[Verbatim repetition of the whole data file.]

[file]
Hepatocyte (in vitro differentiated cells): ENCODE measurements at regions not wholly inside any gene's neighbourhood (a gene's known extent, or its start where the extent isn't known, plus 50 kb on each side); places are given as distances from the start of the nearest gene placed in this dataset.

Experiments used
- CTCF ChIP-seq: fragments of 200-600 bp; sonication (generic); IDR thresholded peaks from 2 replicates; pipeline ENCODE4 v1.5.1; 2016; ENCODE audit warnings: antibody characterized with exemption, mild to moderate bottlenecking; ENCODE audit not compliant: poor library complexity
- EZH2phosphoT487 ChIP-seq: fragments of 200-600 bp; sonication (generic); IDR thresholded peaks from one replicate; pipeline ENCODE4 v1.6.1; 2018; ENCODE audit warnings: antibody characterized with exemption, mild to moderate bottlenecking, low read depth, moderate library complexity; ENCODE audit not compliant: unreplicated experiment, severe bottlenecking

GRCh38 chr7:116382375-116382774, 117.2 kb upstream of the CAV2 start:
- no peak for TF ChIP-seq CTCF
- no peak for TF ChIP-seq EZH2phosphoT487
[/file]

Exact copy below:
Hepatocyte (in vitro differentiated cells): ENCODE measurements at regions not wholly inside any gene's neighbourhood (a gene's known extent, or its start where the extent isn't known, plus 50 kb on each side); places are given as distances from the start of the nearest gene placed in this dataset.

Experiments used
- CTCF ChIP-seq: fragments of 200-600 bp; sonication (generic); IDR thresholded peaks from 2 replicates; pipeline ENCODE4 v1.5.1; 2016; ENCODE audit warnings: antibody characterized with exemption, mild to moderate bottlenecking; ENCODE audit not compliant: poor library complexity
- EZH2phosphoT487 ChIP-seq: fragments of 200-600 bp; sonication (generic); IDR thresholded peaks from one replicate; pipeline ENCODE4 v1.6.1; 2018; ENCODE audit warnings: antibody characterized with exemption, mild to moderate bottlenecking, low read depth, moderate library complexity; ENCODE audit not compliant: unreplicated experiment, severe bottlenecking

GRCh38 chr7:116382375-116382774, 117.2 kb upstream of the CAV2 start:
- no peak for TF ChIP-seq CTCF
- no peak for TF ChIP-seq EZH2phosphoT487